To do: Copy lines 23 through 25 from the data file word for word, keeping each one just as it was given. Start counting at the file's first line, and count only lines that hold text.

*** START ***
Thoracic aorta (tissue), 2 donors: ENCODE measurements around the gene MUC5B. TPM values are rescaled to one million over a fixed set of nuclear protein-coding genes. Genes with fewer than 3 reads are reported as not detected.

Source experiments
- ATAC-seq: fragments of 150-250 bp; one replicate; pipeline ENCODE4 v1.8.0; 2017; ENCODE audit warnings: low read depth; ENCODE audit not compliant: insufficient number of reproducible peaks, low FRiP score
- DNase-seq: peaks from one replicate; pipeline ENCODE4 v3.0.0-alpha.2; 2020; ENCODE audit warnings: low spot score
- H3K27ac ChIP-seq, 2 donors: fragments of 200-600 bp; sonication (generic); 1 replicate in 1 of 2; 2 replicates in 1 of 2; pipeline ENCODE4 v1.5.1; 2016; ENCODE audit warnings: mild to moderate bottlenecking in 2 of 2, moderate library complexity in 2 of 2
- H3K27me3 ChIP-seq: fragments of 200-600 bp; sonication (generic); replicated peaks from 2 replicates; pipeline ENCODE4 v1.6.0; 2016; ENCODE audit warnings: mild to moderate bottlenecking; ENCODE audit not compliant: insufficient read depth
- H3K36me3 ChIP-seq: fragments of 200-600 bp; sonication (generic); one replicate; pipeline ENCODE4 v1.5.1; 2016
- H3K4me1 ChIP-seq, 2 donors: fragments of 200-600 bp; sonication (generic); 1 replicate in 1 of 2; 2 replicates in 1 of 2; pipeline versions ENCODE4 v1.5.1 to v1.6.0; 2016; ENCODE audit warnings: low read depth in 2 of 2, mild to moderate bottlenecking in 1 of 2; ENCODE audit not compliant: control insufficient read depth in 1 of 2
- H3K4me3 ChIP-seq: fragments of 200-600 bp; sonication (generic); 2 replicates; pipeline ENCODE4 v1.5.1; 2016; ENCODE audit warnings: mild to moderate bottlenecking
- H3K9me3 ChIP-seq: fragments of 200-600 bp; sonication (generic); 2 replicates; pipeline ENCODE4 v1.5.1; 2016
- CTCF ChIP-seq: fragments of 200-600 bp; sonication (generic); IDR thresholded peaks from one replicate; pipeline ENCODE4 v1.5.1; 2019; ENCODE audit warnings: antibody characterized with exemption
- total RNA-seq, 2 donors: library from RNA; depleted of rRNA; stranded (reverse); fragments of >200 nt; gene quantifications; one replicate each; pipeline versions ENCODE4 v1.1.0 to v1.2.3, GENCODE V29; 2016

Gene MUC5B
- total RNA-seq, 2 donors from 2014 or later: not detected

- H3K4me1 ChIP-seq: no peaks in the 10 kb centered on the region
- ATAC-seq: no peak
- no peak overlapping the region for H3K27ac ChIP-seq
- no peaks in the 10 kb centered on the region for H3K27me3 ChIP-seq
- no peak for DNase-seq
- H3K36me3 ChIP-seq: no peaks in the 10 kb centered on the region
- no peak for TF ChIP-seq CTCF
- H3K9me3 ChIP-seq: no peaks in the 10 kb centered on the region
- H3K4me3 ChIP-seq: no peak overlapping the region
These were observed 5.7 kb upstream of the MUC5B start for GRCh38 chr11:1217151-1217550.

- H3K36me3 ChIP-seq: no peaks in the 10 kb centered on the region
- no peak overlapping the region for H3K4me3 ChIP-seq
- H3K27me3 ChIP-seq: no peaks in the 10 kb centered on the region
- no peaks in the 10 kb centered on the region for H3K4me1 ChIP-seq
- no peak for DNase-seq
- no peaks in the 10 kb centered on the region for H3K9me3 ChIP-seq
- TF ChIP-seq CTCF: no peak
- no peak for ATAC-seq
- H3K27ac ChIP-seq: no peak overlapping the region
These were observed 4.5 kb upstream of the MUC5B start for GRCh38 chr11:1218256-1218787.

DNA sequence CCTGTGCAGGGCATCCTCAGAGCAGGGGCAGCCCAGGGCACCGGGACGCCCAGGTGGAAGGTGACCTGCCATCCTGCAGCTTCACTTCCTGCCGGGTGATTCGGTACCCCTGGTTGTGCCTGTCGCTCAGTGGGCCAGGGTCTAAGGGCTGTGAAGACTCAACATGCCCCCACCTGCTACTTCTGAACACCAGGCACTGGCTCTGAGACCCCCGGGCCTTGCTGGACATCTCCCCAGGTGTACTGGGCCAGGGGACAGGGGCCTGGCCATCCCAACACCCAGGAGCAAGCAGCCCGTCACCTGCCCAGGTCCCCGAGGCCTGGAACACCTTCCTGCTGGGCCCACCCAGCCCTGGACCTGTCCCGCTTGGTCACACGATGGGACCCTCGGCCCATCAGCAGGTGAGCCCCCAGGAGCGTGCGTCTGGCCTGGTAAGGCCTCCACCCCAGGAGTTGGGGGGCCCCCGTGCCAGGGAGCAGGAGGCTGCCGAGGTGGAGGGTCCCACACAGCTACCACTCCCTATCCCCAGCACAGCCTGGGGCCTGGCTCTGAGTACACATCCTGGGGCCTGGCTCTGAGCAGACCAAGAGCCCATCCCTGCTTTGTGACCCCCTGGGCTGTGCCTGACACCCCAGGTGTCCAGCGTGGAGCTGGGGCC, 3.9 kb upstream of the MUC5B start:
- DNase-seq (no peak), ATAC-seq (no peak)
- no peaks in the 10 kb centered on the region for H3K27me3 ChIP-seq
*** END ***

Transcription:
- H3K4me3 ChIP-seq: no peak overlapping the region
These were observed 5.7 kb upstream of the MUC5B start for GRCh38 chr11:1217151-1217550.

- H3K36me3 ChIP-seq: no peaks in the 10 kb centered on the region